The day before the NFL draft, my Pops asked me if I had any thoughts on what would happen. I expressed my love for Cooper and made the following declaration: “If I could make a bet right now that Amari Cooper gets drafted by the Raiders and have over 60 yards receiving Week 1, I would put $60 on it.”
I seem to make this mistake every year, but I like the Raiders a lot right now. Derek Carr is a gunslinger, which I like, even if he’s not a very good one. And Amari Cooper is truth. Add Michael Crabtree and Khalil Mack, who got a 91 rating in Madden this year (!), and I’m ready to paint my face silver and black.
Bears* (+7) over Packers
Washington* (+3.5) over Dolphins
Lions (+2.5) over Chargers*
Each week, the CBSSports Experts make their picks against the spread. I have always had a problem with these men being marketed as “experts,” seeing as last year only two of seven had a winning record on their picks against the spread, but I’m guessing that the distinction of “expert” is one bestowed by CBS as opposed to self-anointed.
Anyway, surveying the picks of these “experts” last year, I found an odd trend that I found a bit funny: Whenever the “experts” were unanimously on a side, that side would always lose. Although this trend evened out a little bit last year, it still holds true for Week 1. Over the past two years, the CBSSports “experts” have stood united on six games and won none of them. This year, they are unanimous on three.
Now, I don’t feel great about these picks. I’m pretty confident that Washington will be the worst team in the NFL and I think the Dolphins are pretty good, so only getting +3.5 there feels gross. Also, professional bettors have been all over the Chargers this week, so that one is a bit nauseating as well. And dear God why would anybody bet against Aaron Rodgers ever?
But this is a system that has paid off for me in the past, and thus I am hesitant to question it. Bring it on experts. I don’t believe in you at all.
Here’s to keeping streaks alive.
Eagles (-3) over Falcons*
This is a sucker bet. It absolutely REEKS of sucker bet. Public bettors are all over the Eagles, while professional bettors are putting big money on the Falcons. There are reasons to like Atlanta here: The Falcons have won seven straight home openers and Matt Ryan is 39-15 for his career in the comforts of the Georgia Dome.
But I like the Eagles this year. A lot. Maybe it’s my homerism, but I think Philly has a chance to be one of the top three teams in the league, and simply put, top three teams don’t lose to the Falcons.
Normally, this is where I would end the column, signing off with my corny yet simple and effective post-script of “Happy Sundays.” In the spirit of celebrating the 2015 football season, however, I am excited to share with you two new wrinkles to the Hypothetical SuperContest this year:
New Wrinkle 1: A Shot at SuperContest Reality
While surfing the gambling Twitterverse I came across this tweet:
@RJinVegas aka R.J. Bell is a Vegas gambling expert and ESPN radio host, according to his Twitter bio. He is also the founder of pregame.com, which is hosting a free version of the SuperContest that anyone can join on their site. The winner of this contest will have a choice of two prizes: $1,000 cash, or a free entry in next year’s SuperContest, and entry that costs $1,500. I shared this information with TwH uberlord Rory Masterson, leading to this exchange:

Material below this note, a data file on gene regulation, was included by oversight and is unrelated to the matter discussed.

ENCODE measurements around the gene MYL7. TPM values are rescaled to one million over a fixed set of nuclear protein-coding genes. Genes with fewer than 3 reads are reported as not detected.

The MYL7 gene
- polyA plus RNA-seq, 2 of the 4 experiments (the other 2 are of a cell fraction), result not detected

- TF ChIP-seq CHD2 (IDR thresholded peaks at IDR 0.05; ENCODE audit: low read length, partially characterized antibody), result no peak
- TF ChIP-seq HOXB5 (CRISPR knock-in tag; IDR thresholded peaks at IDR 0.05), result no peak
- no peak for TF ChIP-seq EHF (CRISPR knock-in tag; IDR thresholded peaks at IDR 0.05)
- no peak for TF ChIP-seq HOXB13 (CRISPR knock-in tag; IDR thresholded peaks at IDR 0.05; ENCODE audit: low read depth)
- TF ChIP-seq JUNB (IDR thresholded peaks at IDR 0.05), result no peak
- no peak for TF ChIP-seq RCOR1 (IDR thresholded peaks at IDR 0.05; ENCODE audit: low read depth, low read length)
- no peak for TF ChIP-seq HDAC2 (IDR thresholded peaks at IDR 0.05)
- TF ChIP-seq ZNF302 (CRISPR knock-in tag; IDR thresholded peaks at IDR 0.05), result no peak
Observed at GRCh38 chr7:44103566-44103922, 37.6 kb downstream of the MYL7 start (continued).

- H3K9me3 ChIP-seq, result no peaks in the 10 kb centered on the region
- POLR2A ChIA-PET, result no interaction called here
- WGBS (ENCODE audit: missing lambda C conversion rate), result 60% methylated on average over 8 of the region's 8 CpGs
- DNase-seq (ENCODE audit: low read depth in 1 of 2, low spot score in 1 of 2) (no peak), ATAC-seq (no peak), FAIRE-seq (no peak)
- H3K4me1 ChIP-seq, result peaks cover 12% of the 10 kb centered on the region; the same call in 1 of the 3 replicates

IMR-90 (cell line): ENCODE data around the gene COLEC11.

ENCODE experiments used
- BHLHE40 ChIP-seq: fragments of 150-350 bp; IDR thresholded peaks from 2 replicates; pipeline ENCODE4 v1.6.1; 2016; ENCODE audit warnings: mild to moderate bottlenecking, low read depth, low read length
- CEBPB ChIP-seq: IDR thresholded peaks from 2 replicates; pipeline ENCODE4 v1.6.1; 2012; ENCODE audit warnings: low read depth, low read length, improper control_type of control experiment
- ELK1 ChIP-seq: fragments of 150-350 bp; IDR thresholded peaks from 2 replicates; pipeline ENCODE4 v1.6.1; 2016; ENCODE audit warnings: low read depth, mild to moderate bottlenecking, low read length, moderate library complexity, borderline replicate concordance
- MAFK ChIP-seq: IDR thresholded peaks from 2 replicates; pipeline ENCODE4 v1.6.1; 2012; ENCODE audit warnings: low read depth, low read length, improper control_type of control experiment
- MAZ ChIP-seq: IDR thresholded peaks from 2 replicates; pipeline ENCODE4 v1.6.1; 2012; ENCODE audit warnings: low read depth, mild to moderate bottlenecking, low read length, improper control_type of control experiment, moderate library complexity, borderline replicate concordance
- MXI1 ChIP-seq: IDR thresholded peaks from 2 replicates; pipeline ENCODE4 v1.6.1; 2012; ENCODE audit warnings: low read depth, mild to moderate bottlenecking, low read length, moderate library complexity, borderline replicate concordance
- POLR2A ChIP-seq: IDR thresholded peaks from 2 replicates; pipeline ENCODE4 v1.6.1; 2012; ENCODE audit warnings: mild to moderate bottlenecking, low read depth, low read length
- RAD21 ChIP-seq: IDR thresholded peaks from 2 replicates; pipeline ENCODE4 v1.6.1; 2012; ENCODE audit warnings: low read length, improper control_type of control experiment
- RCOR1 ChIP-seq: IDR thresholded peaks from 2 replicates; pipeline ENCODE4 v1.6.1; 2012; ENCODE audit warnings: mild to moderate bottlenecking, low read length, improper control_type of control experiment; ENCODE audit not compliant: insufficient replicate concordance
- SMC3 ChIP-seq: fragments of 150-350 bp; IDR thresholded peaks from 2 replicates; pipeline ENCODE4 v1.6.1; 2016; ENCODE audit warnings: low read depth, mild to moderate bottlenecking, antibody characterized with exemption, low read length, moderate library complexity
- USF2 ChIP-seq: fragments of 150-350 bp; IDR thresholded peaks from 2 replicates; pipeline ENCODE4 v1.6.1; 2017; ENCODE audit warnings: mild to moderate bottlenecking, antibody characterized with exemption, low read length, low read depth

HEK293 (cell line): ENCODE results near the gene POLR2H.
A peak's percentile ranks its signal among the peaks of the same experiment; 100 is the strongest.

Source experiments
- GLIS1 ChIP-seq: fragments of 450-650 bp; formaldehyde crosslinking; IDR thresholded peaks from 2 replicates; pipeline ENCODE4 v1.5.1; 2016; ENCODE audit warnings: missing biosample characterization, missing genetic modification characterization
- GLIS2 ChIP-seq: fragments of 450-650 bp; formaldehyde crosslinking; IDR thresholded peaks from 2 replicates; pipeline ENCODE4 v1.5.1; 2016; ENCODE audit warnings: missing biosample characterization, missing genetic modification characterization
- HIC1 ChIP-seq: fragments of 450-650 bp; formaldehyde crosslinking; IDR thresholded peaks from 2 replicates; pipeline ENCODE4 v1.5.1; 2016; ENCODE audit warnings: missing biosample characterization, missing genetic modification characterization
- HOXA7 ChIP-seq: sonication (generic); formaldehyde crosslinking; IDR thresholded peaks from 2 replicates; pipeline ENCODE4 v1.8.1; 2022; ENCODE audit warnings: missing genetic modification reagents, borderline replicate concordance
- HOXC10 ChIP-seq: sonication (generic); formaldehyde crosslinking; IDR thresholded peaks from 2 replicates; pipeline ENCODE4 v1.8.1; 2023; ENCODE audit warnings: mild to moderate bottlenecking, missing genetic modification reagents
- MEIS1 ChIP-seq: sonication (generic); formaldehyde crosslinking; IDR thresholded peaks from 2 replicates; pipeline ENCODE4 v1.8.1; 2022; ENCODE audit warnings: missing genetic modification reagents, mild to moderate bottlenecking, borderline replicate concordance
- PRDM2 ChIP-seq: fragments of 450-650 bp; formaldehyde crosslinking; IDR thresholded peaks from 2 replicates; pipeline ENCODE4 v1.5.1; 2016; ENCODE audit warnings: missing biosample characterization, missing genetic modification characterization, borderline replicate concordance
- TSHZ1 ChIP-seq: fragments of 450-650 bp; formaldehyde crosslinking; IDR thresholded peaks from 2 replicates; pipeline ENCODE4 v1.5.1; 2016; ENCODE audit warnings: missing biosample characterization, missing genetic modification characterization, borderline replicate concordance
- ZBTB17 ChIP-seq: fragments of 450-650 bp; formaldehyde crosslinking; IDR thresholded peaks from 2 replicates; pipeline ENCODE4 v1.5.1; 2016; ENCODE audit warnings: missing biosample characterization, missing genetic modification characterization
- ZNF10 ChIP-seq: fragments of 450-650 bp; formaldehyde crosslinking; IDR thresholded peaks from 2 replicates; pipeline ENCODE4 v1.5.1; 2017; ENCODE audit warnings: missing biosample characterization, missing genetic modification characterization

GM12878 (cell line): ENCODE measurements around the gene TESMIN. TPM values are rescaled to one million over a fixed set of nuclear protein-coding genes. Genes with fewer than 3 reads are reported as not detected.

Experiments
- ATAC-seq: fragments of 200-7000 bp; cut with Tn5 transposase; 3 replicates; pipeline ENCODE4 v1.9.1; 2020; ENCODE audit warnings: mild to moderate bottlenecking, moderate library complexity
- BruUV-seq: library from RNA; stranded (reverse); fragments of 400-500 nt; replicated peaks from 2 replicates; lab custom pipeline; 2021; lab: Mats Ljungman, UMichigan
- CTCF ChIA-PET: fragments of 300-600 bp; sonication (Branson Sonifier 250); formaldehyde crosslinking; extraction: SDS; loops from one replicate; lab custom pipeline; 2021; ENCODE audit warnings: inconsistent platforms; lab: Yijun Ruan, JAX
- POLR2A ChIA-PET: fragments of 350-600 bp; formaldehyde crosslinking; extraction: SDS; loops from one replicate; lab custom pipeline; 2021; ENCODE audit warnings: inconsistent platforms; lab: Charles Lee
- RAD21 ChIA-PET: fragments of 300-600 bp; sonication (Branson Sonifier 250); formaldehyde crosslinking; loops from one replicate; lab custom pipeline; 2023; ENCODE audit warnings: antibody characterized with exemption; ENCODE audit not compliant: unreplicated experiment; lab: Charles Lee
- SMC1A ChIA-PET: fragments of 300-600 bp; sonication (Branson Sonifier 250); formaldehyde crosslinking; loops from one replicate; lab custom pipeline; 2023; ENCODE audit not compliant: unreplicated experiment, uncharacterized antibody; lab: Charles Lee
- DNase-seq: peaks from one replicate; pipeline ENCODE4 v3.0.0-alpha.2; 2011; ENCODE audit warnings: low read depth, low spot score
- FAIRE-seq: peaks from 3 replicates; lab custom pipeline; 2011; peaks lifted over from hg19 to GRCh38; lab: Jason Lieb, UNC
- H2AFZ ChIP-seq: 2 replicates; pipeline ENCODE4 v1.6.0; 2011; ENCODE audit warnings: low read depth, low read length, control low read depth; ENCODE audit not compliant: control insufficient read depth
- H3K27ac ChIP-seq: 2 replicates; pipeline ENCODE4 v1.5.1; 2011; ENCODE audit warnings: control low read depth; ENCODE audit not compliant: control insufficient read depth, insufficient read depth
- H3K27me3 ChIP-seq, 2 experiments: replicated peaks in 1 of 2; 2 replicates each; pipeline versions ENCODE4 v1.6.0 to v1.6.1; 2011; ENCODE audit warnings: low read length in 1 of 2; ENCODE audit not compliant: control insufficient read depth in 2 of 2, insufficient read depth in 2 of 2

(Editor’s Note: Generally speaking, I like to hedge against risk. The more I think about this, however, the more the invitation to the SuperContest appeals to me. If you can beat a handful of clowns in picking football games, that could translate to a sample size a mere few thousand larger. Maybe.)
The debate is still ongoing, but I feel very strongly that if I am blessed with a season of picks good enough to win this contest, I’ll take my chances and enter the real SuperContest next year. Hopefully, next year this column will not be hypothetical.
New Wrinkle 2: Chance the Gambler
Last year, I spent a few weeks allowing random chance to dictate my picks. I threw darts, or played quarters, or flipped coins and let fate bring me glory or shame. This year, instead of using randomness to determine my picks a few times, I will actively compete against them. The plan: Each week I will make my picks based on past performance, line movement and whatever mood I am in at the time. After that, “Chance the Gambler” will make his picks based on random chance. At the end of the year, I will either have proof that the effort I put into studying football is worthwhile or evidence that none of us know anything, and if you’re going to bet on football, it’s probably best to flip a coin and go from there. The presence of Chance the Gambler also gives me an excuse to embed a Chance song once a column, which is one of my favorite things to do.
This week I kept it simple. Chance the Gambler asked Facebook and Twitter for a set of five random numbers between 3-32, with each number corresponding to a selection in the SuperContest.
Facebook came through:
Twitter failed miserably:
Side Note: follow me @tylerlauletta if you’re into that.
Chance the Gambler’s selections are as follows:
Chargers* (-3) over Lions
Broncos* (-4.5) over Ravens
Bears* (+7) over Packers
Panthers (-3) over Jaguars*
Buccaneers* (-3) over Titans
And there you have it folks! Eat, drink and be merry. Gambling is back. Life is good. I’m already looking forward to seeing you guys again next week.